Great Goodman and Winning Winstead shine in a surprising, effective, out-of-left-field thriller
A sequel to 2008's found-footage creature feature? Not really. At least, it doesn't appear so. That ambiguity is one of many reasons it pays to watch this surprise thriller knowing as little as possible before hand. Brimming with mystery and replete with clues, signs and ultimately unanswered questions; Dan Trachtenberg's debut feature will keep you guessing up to and after the credits have rolled.
The spoiler-free synopsis is that a young woman named Michelle (Mary Elizabeth Winstead), after apparently leaving her boyfriend and heading out on the road, awakes to find herself injured and chained inside a mysterious underground bunker. She's the patient -and apparent prisoner- of 'Howard' (John Goodman), an ostensibly barmy and sometimes volatile conspiracy nut who is convinced he's rescued her from an unseen cataclysm on the surface. After an abortive escape attempt (seen in the trailer) adds veracity to Howard's claim, Michelle settles in for the long haul along with fellow 'guest' Emmett (John Gallagher Jr). Yet things aren't necessarily all they seem. What are Howard's real intentions toward Michelle? What has previously transpired inside the bunker? What's happened to the outside world? And what role does Emmett play in all this?
What plays out like a Hitchcockian type mystery thriller is only partly resolved before the film wrongfoots us again with it's bold final act. And it's this last sequence that will draw more direct comparisons to Cloverfield, as well as sharply dividing audiences. Some will find it tacked on, gratuitous and even a cheap-shot. However I found it added an extra layer to the preceeding mystery, as well as giving us some quite exiting pay-off. It also concludes Michelle's character arc in true 'Ripley' style.
Confidently directed by Trachtenberg, with an eerie score by Bear McCreary, and with some decent cinematography, this is arguably a superior film experience ro Cloverfield's shakycam gimmickry; with only the slightly saggy second act slowing down an otherwise uninterrupted thrill ride. But it's the performances from the trio of main characters that are most impressive. John Goodman is especially noteworthy in arguably his most complex, creepy and powerful role yet. Unpredictable, menacing, and at times sympathetic; his role isn't dissimilar to Kathy Bates' chilling Annie Wilkes in Misery (with which this also shares some 'confinement horror' DNA). Winstead is equally impressive, building on her previous competent leading-lady credentials in The Thing (2011); her character Michelle can be added to the ever swelling ranks of strong female protagonists we're been seeing of late. She's intelligent, resourceful, and a born survivor; and Winstead plays her with just the right mix of authenticity, vulnerability and guile. You'll be rooting for her from start to finish.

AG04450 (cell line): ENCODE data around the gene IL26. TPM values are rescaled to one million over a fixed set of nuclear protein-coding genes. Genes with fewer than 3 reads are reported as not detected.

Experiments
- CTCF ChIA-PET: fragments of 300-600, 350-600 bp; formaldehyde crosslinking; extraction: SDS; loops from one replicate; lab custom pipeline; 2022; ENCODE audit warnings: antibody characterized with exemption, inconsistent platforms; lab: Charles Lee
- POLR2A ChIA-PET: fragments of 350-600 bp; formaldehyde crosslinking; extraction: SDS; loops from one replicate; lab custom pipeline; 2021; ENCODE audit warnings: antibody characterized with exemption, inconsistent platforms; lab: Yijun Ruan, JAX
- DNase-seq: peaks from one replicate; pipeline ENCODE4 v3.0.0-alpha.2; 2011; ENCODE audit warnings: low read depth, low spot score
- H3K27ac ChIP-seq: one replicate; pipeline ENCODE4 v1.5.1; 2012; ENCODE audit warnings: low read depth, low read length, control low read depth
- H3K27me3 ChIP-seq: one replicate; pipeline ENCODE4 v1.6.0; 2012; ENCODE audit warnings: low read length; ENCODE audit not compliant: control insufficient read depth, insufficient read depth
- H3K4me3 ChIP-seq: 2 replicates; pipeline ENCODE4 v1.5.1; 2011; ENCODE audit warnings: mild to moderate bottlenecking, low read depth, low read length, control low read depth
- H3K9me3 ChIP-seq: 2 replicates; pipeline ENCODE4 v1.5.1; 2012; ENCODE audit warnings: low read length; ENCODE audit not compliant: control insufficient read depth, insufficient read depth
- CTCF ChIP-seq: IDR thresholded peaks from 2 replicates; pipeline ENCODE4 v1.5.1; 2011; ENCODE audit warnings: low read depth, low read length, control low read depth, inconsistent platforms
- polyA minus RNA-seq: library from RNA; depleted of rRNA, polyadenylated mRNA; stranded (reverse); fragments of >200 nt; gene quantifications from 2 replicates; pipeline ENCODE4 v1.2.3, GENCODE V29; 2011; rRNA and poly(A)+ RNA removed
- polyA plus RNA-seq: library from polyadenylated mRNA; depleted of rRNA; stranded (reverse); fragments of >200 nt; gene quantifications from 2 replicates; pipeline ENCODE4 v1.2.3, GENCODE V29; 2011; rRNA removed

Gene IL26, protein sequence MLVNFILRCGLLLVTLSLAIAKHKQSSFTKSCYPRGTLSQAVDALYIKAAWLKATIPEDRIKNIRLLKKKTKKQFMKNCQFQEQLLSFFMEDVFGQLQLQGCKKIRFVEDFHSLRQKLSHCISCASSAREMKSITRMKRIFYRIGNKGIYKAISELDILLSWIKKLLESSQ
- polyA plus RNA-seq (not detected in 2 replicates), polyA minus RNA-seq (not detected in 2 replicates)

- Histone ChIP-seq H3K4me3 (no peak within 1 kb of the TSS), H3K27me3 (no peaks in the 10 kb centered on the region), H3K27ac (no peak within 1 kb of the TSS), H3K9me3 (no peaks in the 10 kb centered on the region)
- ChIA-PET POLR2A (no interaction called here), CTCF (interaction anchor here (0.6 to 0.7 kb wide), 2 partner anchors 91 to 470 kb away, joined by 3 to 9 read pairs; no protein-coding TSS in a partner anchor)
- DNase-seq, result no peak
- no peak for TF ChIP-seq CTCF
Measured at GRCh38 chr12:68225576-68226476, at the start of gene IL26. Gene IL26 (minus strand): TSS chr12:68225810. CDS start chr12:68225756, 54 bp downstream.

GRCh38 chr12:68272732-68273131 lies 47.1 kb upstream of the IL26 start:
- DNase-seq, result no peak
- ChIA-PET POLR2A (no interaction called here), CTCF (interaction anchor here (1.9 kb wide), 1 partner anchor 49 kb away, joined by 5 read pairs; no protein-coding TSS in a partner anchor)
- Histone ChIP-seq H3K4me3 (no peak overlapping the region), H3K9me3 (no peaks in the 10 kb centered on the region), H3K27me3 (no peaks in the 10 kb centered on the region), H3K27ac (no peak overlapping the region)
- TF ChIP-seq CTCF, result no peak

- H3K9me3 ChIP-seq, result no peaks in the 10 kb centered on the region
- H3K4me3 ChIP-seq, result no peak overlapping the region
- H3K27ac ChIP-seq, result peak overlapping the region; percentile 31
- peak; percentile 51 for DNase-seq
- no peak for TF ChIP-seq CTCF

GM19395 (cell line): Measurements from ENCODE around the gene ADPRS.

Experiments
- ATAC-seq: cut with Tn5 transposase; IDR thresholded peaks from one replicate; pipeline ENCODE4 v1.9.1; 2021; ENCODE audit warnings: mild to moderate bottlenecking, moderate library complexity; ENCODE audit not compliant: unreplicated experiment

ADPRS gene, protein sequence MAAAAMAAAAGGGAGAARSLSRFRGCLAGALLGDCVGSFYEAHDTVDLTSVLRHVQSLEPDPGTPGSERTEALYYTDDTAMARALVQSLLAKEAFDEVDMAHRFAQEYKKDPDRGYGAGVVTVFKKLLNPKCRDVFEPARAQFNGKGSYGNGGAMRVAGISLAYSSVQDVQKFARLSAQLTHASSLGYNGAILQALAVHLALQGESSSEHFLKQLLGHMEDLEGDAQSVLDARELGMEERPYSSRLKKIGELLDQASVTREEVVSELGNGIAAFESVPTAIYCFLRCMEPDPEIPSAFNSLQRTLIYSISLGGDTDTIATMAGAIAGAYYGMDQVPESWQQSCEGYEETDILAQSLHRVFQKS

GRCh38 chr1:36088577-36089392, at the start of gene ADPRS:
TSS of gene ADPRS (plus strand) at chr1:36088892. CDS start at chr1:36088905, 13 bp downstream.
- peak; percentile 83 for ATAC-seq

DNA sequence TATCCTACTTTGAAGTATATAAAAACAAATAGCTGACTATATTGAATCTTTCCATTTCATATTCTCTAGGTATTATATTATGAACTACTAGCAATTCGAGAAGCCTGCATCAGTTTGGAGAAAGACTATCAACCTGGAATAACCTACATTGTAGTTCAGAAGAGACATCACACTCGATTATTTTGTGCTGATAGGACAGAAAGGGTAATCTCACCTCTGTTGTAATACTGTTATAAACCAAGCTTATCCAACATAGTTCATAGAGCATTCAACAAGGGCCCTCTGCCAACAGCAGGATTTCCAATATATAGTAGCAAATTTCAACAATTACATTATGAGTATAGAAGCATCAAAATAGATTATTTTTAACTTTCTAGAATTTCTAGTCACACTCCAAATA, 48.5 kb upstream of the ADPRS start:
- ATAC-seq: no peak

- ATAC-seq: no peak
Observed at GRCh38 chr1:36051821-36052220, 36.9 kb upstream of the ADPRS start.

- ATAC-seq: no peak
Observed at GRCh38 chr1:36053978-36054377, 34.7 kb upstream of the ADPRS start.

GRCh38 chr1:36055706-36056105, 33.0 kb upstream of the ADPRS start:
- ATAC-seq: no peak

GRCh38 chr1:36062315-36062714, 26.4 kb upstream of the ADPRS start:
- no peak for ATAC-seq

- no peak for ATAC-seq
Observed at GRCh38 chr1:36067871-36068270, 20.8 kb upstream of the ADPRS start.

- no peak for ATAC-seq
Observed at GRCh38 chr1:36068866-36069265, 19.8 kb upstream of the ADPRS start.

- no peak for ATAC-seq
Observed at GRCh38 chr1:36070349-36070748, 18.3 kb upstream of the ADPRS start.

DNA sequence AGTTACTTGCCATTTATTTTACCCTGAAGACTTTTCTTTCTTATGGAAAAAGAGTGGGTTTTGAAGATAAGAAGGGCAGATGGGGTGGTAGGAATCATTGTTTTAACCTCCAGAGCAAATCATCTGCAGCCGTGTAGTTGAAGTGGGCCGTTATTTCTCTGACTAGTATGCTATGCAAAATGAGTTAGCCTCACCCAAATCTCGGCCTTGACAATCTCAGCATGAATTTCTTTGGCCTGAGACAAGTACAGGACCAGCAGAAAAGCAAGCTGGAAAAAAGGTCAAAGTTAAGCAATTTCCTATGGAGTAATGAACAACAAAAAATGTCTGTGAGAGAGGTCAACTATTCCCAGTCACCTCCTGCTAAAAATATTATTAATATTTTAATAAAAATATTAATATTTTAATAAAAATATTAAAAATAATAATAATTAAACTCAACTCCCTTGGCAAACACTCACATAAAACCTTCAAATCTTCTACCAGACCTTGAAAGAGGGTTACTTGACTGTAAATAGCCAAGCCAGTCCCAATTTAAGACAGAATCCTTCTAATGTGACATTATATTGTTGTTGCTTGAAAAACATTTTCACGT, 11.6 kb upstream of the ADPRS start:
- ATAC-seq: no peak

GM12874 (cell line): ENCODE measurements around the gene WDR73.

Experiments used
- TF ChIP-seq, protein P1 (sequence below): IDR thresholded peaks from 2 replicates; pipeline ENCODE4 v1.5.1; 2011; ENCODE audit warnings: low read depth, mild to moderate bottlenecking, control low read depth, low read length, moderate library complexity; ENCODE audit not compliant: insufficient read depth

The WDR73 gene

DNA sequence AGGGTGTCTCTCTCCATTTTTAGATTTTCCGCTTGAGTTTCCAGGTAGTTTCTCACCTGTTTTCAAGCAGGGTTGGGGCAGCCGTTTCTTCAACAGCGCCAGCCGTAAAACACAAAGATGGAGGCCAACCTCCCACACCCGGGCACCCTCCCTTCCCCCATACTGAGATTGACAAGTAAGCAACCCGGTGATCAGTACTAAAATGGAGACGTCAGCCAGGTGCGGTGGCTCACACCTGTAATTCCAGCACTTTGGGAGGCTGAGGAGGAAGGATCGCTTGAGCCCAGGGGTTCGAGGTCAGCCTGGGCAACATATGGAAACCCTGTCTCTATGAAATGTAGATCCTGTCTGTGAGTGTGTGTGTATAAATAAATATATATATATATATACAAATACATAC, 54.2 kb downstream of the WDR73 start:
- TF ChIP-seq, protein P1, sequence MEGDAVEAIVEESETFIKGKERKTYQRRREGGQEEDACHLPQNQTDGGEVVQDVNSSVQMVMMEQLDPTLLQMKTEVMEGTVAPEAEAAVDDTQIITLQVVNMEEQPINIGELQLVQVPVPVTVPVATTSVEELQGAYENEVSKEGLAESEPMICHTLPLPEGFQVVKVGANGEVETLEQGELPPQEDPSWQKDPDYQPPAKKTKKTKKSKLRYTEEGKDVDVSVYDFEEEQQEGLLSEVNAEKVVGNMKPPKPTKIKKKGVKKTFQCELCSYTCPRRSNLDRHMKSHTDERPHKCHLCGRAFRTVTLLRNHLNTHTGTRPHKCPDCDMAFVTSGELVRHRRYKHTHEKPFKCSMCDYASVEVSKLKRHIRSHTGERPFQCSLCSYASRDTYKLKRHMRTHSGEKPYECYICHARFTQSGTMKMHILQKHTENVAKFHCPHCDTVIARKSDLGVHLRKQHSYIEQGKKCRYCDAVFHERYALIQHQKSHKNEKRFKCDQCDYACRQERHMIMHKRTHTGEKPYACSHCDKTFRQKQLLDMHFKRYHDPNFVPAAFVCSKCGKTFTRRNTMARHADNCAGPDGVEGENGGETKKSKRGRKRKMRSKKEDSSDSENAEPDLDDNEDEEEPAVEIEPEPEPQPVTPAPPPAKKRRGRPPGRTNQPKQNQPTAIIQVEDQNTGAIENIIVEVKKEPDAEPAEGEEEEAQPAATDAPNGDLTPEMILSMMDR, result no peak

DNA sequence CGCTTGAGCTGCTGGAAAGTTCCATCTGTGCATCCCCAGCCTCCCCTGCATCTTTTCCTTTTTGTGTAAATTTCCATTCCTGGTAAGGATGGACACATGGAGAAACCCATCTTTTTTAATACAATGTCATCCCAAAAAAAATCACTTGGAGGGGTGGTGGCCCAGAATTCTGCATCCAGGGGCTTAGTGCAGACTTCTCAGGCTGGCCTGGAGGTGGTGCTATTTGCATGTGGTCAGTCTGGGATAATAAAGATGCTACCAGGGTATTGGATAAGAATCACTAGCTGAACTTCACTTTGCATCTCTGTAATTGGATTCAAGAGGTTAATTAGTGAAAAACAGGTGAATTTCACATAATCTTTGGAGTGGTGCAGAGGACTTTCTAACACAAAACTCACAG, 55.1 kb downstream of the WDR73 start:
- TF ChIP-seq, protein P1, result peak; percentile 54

So how does this compare, if at all, to Cloverfield? and where does it fit in with that story? From here we're into spoiler territory:
Despite the idea that Howard is the real 'monster' of the film, there are in fact alien creatures in 10 Clovefield Lane. Yet the attack referred to by Howard isn't the Cloverfield monster, or anything like it. But it is another alien incursion and the creatures are just as threatening (they could easily be from the same planet as the aliens in War of the Worlds 2005). So it's emphatically not a sequel in any conventional sense. It's not a prequel either, or (as many speculated) a 'side-quel' taking place concurrently in a different part of America. This was admittedly my first thought: with both attacks being part of some over-arching coordinated alien invasion, and the two films are simply tales of this from different perspectives. A nice idea, but the evidence is against it. Michelle's smartphone for example confirms that we are in the present day, and not 2008. This is a completely stand alone tale, although there's connective tissue (JJ Abrams calls it a 'blood relative') partly alluded to in the marketing campaign. From the same creative place then, just not necessarily in the same universe. Think of them as feature length Twilight Zone episodes.
This leads me to wonder what could be in store for a possible third entry in the Cloverfield anthology. Hopefully it will be as different to its predecessors as they are to each other. And if it's as good as 10 Cloverfield Lane, we'll be in for a treat.